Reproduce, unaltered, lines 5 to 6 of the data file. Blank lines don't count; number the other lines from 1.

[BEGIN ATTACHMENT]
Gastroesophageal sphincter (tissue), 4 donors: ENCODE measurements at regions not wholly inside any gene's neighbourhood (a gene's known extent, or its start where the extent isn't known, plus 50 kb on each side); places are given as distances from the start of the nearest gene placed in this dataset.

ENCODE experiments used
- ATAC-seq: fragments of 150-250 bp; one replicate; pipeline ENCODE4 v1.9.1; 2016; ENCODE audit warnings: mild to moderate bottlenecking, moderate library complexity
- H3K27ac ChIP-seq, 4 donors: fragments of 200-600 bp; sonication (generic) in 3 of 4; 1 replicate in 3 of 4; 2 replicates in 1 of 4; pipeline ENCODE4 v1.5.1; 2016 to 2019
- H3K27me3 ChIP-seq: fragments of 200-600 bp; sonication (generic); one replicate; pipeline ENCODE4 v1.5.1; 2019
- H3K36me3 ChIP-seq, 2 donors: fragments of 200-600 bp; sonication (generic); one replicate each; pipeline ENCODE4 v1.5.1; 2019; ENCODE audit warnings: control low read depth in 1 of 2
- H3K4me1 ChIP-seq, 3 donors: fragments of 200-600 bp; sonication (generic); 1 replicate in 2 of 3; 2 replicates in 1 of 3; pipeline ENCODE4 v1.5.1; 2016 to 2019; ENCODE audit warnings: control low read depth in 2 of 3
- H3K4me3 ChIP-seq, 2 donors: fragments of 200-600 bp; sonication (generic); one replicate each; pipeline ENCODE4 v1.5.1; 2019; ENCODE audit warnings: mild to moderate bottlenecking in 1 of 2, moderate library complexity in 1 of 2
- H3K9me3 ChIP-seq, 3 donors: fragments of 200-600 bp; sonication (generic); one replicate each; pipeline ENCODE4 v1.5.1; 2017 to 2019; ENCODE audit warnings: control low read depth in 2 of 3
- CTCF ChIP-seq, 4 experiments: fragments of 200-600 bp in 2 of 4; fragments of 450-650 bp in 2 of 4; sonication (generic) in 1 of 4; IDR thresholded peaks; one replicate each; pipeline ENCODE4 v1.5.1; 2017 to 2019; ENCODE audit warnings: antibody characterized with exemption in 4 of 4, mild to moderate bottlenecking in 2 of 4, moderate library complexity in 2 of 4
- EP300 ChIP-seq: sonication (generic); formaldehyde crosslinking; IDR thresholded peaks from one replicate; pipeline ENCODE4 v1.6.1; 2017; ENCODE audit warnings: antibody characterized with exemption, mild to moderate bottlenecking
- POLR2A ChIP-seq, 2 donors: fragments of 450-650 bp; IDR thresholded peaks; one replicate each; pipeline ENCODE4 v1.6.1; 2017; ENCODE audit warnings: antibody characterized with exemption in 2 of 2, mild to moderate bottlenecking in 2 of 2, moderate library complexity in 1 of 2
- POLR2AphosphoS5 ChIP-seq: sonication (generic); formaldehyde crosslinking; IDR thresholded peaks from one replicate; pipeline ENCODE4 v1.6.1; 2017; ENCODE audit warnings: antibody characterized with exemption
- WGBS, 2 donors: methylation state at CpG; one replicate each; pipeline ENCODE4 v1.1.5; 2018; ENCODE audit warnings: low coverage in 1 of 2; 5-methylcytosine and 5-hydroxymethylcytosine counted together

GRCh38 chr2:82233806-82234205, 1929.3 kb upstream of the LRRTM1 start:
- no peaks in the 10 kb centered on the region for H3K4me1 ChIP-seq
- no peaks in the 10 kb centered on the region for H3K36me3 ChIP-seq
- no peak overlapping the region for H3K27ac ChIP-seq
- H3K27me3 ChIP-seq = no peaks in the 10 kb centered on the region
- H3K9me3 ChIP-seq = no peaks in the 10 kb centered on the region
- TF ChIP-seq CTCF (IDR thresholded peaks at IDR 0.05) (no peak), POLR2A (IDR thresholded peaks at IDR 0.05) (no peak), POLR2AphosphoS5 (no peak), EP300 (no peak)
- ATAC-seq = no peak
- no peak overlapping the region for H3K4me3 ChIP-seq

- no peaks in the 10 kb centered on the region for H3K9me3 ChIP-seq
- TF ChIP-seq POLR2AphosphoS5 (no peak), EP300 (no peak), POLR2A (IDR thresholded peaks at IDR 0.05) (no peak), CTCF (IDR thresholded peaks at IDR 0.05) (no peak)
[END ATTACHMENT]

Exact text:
- H3K27me3 ChIP-seq: fragments of 200-600 bp; sonication (generic); one replicate; pipeline ENCODE4 v1.5.1; 2019
- H3K36me3 ChIP-seq, 2 donors: fragments of 200-600 bp; sonication (generic); one replicate each; pipeline ENCODE4 v1.5.1; 2019; ENCODE audit warnings: control low read depth in 1 of 2